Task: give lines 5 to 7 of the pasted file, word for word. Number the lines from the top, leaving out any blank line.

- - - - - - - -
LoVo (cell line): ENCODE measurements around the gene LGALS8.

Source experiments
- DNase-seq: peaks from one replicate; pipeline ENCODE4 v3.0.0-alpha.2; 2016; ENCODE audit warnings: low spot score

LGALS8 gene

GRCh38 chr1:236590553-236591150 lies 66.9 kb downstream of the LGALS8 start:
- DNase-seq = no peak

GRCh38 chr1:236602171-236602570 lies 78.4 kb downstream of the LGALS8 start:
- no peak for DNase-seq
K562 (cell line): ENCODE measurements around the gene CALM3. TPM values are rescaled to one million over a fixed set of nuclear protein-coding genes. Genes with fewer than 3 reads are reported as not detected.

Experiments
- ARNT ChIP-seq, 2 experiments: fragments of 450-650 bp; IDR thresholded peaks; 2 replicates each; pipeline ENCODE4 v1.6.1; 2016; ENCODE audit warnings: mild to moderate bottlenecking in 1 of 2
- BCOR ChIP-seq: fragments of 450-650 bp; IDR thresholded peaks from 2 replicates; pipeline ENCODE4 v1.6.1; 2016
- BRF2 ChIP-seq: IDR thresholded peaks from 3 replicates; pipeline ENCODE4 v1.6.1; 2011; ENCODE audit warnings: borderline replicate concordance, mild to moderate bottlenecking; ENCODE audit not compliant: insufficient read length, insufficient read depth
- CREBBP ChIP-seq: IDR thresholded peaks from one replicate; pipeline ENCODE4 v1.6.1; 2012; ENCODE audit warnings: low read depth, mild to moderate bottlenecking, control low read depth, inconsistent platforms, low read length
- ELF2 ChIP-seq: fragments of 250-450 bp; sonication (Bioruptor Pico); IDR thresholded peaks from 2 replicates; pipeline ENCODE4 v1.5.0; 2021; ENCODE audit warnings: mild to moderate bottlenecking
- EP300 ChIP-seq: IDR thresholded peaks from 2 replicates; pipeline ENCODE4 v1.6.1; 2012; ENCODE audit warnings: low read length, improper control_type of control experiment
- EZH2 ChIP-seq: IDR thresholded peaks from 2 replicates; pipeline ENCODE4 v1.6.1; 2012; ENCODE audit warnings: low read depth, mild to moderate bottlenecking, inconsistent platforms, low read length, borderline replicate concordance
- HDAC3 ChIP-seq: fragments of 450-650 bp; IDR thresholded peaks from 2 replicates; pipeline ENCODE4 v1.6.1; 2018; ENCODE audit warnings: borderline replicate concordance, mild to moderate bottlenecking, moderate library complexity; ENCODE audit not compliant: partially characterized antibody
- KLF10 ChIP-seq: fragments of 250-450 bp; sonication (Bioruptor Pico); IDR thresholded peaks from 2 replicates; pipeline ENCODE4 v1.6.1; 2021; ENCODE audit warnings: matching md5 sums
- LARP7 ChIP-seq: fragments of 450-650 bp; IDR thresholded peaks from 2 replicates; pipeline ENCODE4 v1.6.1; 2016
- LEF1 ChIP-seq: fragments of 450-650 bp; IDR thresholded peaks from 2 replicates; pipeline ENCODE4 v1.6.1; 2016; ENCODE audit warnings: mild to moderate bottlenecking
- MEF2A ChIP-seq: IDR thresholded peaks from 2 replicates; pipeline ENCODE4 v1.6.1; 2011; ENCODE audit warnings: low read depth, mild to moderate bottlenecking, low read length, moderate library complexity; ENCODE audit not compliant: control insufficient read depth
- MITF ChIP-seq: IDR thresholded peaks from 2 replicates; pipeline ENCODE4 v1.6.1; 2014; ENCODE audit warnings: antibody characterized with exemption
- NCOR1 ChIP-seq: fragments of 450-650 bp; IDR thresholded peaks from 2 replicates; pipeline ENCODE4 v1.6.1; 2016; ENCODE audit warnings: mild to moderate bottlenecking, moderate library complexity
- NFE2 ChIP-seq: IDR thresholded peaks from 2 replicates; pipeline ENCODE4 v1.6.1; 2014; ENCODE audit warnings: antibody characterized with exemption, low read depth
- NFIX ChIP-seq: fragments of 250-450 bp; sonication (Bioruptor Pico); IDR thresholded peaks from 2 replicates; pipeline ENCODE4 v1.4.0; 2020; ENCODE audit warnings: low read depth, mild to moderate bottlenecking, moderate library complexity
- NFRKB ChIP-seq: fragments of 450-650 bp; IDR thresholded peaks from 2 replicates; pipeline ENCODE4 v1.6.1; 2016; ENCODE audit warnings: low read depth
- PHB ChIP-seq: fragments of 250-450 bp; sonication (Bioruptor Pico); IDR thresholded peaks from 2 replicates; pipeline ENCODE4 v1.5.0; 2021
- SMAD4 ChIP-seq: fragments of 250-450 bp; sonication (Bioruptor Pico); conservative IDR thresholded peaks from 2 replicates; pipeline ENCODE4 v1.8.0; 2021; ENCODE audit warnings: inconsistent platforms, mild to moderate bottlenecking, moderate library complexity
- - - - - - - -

GRCh38 chr1:236590553-236591150 lies 66.9 kb downstream of the LGALS8 start:
- DNase-seq = no peak

GRCh38 chr1:236602171-236602570 lies 78.4 kb downstream of the LGALS8 start: